DH: They are installed in both the west and the south entrance- the south entrance being the one with the phone booths. So the way it happened was; Alessandra Gomez, a really smart awesome curator, got in touch with me and asked me if I would participate in this and we went back and forth. And when she showed me the site, I saw that the designated hallway gallery near the west entrance that had these blonde maple benches that were kind of personality-less and everything just felt airless to me. And I said “Okay, I guess I can do something with this,” and talking to the building manager, as the tour went on, we went and saw another wall that they in mind. And near that was this empty room with these four stainless steel base with glass partitions that I could immediately recognize as a break area that used to have payphones- and I asked him “What’s up with that area?” It wasn’t where they wanted me to put my work, and he said “That’s just where the old payphones were, I’m supposed to wall over that” and so I got permission to install in there, almost like these new occupants of that space. That particular spot is something different than the mechanical aspect of the building – it’s where people go and talk, rather than it being any other part of an office building. And on our way out, I asked where I should stage my crates and packing materials after my sculptures were unpacked, and he told me that there was a tenant that had just left, which was the bank, and that I could put everything there. And it was weird, because it was a tiled room with all of the vestiges of a bank, I could see where the letters had been torn off the wall, and the teller counter was still there, and its red-brown laminate and sort of gold backing for the name and the bank hours were still on there. And as I was driving home, it struck me maybe that they would let me do it in there- so I went back, found the guy and asked “Can I place that piece behind the door in the bank?”

Dave Hardy, “That a Dead Man Sings,” (2014) polyurethane foam, glass, cement, ink, wood, aluminum. Left: Wentrup Gallery, Berlin. Right: 247365 in Brooklyn. Image courtesy of the artist, 2017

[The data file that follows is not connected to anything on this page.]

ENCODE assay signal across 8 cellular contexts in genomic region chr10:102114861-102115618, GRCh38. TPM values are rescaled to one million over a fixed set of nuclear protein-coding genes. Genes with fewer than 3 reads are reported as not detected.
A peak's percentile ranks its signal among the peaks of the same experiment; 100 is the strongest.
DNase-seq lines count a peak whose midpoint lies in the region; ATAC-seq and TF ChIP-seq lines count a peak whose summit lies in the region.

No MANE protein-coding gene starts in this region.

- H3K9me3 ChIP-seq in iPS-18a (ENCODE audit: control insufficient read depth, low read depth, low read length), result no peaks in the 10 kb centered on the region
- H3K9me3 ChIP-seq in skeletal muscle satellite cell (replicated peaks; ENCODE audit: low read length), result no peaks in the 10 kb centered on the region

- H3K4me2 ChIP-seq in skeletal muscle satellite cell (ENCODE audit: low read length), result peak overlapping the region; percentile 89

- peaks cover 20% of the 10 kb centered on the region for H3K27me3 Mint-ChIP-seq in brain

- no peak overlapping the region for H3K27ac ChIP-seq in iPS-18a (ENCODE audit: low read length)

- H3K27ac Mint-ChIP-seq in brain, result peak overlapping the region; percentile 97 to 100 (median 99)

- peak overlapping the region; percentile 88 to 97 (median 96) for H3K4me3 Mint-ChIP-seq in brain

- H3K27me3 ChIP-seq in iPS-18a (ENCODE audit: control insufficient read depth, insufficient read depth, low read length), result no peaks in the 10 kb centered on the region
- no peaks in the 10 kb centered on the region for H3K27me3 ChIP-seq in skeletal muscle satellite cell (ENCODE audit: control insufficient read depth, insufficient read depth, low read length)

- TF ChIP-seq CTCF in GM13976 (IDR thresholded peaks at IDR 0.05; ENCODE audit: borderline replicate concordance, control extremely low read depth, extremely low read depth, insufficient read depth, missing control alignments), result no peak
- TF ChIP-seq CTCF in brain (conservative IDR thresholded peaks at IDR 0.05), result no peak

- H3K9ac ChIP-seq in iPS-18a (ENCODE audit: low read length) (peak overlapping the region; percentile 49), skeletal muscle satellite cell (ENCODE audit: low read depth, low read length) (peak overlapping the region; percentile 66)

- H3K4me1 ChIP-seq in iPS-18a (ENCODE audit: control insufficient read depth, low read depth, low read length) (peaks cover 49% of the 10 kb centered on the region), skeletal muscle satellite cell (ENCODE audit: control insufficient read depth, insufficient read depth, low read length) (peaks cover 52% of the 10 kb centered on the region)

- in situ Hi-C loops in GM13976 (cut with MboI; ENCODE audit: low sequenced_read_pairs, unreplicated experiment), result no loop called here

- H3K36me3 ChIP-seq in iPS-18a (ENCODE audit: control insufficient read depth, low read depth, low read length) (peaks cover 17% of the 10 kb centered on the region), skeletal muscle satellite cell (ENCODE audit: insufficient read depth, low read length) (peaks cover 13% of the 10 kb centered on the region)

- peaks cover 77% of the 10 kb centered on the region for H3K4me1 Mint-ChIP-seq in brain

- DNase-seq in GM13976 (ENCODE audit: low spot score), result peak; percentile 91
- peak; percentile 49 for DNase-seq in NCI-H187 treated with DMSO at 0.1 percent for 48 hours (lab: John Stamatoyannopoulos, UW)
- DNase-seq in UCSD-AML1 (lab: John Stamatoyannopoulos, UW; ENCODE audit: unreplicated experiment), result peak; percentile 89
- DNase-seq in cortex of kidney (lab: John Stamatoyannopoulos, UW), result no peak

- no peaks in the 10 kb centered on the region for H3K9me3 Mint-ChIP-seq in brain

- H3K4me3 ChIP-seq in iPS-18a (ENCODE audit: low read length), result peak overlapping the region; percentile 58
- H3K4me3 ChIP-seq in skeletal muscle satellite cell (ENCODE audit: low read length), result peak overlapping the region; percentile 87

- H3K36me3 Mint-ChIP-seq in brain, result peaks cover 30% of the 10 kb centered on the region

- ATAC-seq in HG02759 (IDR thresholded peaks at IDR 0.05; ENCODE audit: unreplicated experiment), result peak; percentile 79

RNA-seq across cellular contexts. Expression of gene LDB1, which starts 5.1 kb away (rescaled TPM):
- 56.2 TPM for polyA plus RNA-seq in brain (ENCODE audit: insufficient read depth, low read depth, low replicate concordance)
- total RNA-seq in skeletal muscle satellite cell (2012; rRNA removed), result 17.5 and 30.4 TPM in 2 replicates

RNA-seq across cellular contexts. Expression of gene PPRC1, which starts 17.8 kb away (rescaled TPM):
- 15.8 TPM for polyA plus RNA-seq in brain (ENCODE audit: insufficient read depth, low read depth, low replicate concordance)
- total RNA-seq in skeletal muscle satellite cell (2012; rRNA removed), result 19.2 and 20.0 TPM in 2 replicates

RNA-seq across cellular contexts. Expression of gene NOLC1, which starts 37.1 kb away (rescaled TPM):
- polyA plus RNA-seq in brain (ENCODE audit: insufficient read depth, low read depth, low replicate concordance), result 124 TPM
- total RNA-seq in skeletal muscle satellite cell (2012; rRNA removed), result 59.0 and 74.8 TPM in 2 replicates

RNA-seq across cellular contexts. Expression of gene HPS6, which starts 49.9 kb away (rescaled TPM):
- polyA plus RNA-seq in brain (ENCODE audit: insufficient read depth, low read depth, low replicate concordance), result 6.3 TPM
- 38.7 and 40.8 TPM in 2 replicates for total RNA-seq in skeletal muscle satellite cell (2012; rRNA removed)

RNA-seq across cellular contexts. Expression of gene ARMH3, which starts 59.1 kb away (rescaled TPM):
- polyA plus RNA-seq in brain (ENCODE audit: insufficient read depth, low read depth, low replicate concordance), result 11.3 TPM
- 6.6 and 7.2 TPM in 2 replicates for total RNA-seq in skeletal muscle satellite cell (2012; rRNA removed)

JL: And that piece, which is titled That a Dead Man Sings, is varied depending on the height of the installation site?

DH: Sure, effectively it’s been a different piece every time. Because the first time I installed it, I made it for a smaller space in Brooklyn, 247365 where the ceilings were just over eight feet tall. So it was an experiment- I didn’t know if it would really work because it’s an inverted sculpture that kind of follows the form of an endless column, but then it’s really sitting on nothing. There’s this cement-foam kind of grotesque shape atop these glass panes sitting on top of these wooden notches, and it shouldn’t stand because it’s inverted, so it really was just an experiment at this point.

And then, there was another time the piece was shown at Wentrup Gallery in Berlin. I was showing them pictures of my work in my studio and Tina pointed to that one, meaning “that a dead man sings,” and asked for several other pieces, and I was thrilled to have a show in Berlin. And on her way out, I asked “how tall is the ceiling,” and she said “Oh, five meters.” Which meant that I had to add over six feet to a piece that was designed to be sandwiched between the floor and the ceiling as a tension structure because it only works under pressure. So that turned it into this totally different thing.

And then this time in Bulova, the ceiling is even more mystifying because it’s a drop ceiling that you can’t connect anything to. So rather than pressing up against something and feeling sandwiched, it actually carries through the tiles that are removed and just disappears up through into the inner workings.

Dave Hardy: “That a Dead Man Sings” (2014) Installation view at Bulova Corporate Center. Image courtesy of the artist, 2017.

JH: I like how it’s anchored instead of sandwiched- and how the piece is now a part of the inner workings of the building